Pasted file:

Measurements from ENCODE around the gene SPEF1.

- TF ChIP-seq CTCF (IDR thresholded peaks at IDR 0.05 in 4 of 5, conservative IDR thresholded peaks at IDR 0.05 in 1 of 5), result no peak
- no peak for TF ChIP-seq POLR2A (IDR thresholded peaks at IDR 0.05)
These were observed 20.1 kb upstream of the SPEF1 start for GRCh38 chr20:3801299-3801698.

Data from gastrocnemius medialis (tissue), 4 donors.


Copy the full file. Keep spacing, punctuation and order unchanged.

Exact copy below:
Measurements from ENCODE around the gene SPEF1.

- TF ChIP-seq CTCF (IDR thresholded peaks at IDR 0.05 in 4 of 5, conservative IDR thresholded peaks at IDR 0.05 in 1 of 5), result no peak
- no peak for TF ChIP-seq POLR2A (IDR thresholded peaks at IDR 0.05)
These were observed 20.1 kb upstream of the SPEF1 start for GRCh38 chr20:3801299-3801698.

Data from gastrocnemius medialis (tissue), 4 donors.